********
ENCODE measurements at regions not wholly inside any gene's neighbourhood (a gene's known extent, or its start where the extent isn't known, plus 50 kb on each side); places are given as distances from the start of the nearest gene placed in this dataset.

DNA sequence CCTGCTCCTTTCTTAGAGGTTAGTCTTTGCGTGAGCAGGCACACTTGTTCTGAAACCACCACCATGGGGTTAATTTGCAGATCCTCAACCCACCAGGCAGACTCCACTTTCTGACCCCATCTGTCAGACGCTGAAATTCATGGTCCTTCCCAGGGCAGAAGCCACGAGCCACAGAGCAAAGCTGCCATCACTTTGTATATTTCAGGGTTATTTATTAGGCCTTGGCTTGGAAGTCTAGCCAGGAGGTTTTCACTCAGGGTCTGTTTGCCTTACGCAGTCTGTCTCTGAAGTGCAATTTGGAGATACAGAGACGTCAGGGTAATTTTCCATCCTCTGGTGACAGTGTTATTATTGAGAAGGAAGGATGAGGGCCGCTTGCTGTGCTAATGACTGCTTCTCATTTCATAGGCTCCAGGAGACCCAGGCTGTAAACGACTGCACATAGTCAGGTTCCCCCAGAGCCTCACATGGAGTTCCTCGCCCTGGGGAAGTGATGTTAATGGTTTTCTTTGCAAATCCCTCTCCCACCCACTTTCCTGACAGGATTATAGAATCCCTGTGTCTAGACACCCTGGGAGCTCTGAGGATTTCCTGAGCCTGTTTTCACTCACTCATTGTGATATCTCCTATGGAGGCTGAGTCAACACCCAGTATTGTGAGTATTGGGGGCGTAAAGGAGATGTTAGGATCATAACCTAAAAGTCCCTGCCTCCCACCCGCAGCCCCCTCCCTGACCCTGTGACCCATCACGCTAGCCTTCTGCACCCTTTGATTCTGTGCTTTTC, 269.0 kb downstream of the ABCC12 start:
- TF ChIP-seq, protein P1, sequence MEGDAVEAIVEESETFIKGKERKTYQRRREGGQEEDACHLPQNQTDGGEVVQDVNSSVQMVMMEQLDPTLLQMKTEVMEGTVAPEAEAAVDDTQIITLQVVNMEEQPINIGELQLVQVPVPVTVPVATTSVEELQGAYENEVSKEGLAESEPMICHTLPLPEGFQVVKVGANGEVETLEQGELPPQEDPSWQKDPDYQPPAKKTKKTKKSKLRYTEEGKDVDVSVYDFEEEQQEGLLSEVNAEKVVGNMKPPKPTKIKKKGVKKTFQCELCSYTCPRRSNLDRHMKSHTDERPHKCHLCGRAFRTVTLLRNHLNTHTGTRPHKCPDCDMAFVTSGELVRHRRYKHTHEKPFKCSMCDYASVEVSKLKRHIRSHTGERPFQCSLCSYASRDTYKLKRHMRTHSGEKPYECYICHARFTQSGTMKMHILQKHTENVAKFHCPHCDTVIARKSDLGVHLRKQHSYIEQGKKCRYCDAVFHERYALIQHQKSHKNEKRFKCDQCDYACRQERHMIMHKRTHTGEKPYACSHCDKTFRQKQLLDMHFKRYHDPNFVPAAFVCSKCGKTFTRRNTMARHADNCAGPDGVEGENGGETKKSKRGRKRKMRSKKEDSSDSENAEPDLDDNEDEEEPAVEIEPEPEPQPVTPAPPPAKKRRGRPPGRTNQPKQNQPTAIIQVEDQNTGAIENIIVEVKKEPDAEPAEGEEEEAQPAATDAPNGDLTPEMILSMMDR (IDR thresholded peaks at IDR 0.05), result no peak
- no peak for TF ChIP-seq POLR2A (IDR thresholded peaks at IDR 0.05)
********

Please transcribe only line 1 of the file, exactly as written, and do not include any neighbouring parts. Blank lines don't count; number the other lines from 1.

ENCODE measurements at regions not wholly inside any gene's neighbourhood (a gene's known extent, or its start where the extent isn't known, plus 50 kb on each side); places are given as distances from the start of the nearest gene placed in this dataset.